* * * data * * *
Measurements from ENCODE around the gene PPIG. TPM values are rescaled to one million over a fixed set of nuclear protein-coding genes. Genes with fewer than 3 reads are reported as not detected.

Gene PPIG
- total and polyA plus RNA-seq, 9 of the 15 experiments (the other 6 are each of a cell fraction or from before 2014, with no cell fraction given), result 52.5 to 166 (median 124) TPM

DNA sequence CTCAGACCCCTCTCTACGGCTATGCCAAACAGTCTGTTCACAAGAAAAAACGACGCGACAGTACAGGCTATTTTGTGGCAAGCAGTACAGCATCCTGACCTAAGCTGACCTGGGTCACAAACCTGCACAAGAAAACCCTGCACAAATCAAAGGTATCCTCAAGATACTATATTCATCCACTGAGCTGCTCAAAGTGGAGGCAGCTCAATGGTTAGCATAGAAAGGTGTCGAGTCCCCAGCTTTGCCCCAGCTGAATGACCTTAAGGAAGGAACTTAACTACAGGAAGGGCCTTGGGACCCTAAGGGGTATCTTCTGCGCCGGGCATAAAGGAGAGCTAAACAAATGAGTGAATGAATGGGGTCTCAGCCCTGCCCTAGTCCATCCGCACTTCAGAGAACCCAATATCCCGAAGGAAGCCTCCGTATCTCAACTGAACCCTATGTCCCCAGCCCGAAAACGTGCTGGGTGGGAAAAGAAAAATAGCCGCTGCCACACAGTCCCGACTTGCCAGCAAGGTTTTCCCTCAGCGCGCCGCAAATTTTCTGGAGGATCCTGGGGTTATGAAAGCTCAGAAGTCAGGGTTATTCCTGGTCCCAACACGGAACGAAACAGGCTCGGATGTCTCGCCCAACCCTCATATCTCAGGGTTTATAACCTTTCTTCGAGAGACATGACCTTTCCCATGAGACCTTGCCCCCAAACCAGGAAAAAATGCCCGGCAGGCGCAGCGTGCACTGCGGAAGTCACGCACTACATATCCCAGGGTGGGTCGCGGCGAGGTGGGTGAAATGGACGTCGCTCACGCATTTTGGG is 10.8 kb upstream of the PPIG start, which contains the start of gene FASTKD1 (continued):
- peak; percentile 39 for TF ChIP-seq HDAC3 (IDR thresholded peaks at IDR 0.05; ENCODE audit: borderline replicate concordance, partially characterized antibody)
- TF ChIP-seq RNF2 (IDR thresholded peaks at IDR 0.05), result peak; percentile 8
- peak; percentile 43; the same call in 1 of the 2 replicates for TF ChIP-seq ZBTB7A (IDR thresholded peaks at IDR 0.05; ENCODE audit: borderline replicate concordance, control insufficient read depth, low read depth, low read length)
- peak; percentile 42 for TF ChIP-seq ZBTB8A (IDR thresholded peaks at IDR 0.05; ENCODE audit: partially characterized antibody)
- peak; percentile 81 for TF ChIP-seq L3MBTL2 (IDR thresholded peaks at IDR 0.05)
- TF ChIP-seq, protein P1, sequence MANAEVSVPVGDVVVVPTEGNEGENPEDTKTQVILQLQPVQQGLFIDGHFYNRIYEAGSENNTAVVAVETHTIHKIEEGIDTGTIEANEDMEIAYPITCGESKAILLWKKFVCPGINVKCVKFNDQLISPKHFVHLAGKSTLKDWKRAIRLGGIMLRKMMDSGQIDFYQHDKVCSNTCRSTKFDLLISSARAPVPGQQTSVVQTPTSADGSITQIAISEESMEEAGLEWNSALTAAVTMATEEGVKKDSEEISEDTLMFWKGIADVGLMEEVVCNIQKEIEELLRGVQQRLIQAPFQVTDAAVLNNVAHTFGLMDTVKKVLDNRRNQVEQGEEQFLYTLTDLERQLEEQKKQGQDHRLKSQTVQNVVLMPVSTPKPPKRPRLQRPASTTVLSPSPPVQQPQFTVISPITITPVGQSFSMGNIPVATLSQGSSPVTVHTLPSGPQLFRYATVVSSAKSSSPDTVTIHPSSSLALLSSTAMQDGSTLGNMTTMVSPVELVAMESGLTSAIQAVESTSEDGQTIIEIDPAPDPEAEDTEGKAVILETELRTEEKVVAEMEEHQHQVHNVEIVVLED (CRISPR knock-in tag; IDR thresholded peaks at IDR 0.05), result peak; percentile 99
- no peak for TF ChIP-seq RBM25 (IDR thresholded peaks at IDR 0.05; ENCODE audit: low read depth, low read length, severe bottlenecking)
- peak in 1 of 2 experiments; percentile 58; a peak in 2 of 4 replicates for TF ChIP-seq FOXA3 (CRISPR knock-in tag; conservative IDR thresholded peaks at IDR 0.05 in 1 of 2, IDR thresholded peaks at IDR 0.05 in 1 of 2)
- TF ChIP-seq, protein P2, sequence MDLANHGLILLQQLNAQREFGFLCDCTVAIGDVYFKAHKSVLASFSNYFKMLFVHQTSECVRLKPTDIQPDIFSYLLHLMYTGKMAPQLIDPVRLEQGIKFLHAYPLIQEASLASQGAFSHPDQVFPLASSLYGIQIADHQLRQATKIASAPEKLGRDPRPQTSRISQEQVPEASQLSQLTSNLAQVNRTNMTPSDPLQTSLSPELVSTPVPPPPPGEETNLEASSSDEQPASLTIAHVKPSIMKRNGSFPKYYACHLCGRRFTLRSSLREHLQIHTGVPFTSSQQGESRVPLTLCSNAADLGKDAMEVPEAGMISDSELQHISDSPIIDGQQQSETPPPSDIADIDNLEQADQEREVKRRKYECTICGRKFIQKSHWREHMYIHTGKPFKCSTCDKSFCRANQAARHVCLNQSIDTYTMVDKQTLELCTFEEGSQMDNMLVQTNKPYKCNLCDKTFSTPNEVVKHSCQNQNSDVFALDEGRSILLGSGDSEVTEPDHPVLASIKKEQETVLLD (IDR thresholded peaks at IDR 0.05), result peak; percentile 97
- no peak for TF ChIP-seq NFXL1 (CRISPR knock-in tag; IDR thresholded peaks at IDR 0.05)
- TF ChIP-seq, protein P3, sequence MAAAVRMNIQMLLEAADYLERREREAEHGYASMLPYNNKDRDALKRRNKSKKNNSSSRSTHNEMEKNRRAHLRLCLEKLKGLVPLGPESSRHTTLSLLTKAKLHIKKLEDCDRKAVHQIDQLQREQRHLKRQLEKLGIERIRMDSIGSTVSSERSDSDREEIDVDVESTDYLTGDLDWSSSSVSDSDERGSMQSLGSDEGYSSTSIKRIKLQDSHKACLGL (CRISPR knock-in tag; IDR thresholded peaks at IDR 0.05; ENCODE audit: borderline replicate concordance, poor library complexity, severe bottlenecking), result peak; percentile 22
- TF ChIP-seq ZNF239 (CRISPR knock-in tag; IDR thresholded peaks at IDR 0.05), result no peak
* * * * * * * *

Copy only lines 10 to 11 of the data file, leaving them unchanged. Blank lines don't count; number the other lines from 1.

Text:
- TF ChIP-seq, protein P1, sequence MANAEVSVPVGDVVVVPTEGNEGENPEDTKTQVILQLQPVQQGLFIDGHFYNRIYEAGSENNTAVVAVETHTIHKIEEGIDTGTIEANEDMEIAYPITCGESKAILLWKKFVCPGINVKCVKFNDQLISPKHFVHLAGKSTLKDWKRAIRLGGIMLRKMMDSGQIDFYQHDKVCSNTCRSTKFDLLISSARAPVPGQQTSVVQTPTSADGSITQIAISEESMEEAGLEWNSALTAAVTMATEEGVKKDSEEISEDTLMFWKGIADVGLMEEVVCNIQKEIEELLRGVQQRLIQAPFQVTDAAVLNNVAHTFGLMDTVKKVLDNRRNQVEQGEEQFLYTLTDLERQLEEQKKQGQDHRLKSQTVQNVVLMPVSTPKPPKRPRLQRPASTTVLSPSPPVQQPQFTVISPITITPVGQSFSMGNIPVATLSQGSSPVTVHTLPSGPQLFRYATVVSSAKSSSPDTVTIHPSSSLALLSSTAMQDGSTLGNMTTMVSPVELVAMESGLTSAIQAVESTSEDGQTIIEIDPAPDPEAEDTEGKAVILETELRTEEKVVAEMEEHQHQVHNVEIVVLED (CRISPR knock-in tag; IDR thresholded peaks at IDR 0.05), result peak; percentile 99
- no peak for TF ChIP-seq RBM25 (IDR thresholded peaks at IDR 0.05; ENCODE audit: low read depth, low read length, severe bottlenecking)